Given the huge projected surplus and budget reserve, many legislators argue the state can afford to do more to help those in need. Two state tax fairness studies also have shown that the state and municipal tax system combined effectively burdens low- and moderate-income households far more than it does Connecticut’s wealthiest families.

Still, the child tax credit as Scanlon has proposed would cost more than $300 million per year, and it’s unlikely that Lamont — and many legislators — would support doing this and the income tax rate cuts, as proposed by the governor, at the same time. It might be possible to do them simultaneously if both were watered down.

One of the legislature’s strongest advocates for a new child tax credit, Senate President Pro Tem Martin M. Looney, D-New Haven, praised the governor for targeting most of the relief on the middle class. 

“We applaud Governor Lamont’s effort to add more progressivity to the income tax by taxing lower incomes at a lower rate,” Looney said. “We look forward to working with the Governor as the General Assembly begins its budget process.”

The governor already has tried to find common ground with progressives, pledging last week to bolster an existing state income tax credit that helps Connecticut’s poorest working families.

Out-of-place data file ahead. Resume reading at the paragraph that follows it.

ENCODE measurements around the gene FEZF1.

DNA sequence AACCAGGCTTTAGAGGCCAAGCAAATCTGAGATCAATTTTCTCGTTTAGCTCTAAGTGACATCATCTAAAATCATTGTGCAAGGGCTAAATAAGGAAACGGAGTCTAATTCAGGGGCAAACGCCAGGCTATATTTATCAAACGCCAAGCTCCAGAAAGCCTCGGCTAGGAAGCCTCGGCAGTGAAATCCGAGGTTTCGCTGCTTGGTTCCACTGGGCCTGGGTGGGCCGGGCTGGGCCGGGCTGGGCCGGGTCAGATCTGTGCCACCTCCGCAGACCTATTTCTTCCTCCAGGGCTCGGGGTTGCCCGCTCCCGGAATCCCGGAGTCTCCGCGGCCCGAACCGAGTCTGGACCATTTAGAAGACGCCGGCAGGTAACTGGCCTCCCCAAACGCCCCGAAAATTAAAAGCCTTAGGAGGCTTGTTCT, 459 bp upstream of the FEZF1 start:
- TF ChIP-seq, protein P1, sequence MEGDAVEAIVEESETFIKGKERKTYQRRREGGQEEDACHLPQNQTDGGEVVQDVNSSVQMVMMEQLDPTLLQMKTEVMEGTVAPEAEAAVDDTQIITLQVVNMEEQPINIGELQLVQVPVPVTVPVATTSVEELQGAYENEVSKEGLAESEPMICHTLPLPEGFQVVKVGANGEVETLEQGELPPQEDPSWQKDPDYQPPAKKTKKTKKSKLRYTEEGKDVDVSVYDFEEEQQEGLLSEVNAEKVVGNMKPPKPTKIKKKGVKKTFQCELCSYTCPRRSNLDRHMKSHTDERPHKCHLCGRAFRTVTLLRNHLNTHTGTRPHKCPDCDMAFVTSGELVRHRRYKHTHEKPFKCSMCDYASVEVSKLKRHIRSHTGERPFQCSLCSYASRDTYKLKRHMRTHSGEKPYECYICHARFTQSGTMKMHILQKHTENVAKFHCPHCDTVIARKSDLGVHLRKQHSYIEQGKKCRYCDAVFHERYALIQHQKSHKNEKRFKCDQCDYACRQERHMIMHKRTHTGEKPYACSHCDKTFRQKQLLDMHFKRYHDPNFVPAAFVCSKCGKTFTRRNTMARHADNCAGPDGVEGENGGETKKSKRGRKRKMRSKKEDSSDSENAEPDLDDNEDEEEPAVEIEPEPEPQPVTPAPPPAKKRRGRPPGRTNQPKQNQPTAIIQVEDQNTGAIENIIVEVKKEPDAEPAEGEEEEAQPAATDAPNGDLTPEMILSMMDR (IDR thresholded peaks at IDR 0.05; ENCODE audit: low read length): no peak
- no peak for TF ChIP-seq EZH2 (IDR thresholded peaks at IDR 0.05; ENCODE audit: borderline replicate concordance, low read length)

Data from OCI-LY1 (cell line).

He specifically agreed to elevate the value of the state Earned Income Tax Credit from 30.5% of the federal EITC to 40%. This would bolster refunds by an average of $211 per year for families that generally will earn less than $64,000, costing the state about $45 million annually.

Still, not all of the relief Lamont has proposed would go to the poor or to the working class. The administration estimates that about 70% of the relief tied to the proposed rate cuts and the EITC expansion would go to low- and moderate-income households.

But while middle class households would benefit the most from reducing the 3% and 5% tax brackets, any cut in those areas also would benefit singles making as much as $500,000 per year and couples making up to $1 million.

Keith has spent most of his 31 years as a reporter specializing in state government finances, analyzing such topics as income tax equity, waste in government and the complex funding systems behind Connecticut’s transportation and social services networks. He has been the state finances reporter at CT Mirror since it launched in 2010. Prior to joining CT Mirror Keith was State Capitol bureau chief for The Journal Inquirer of Manchester, a reporter for the Day of New London, and a former contributing writer to The New York Times. Keith is a graduate of and a former journalism instructor at the University of Connecticut.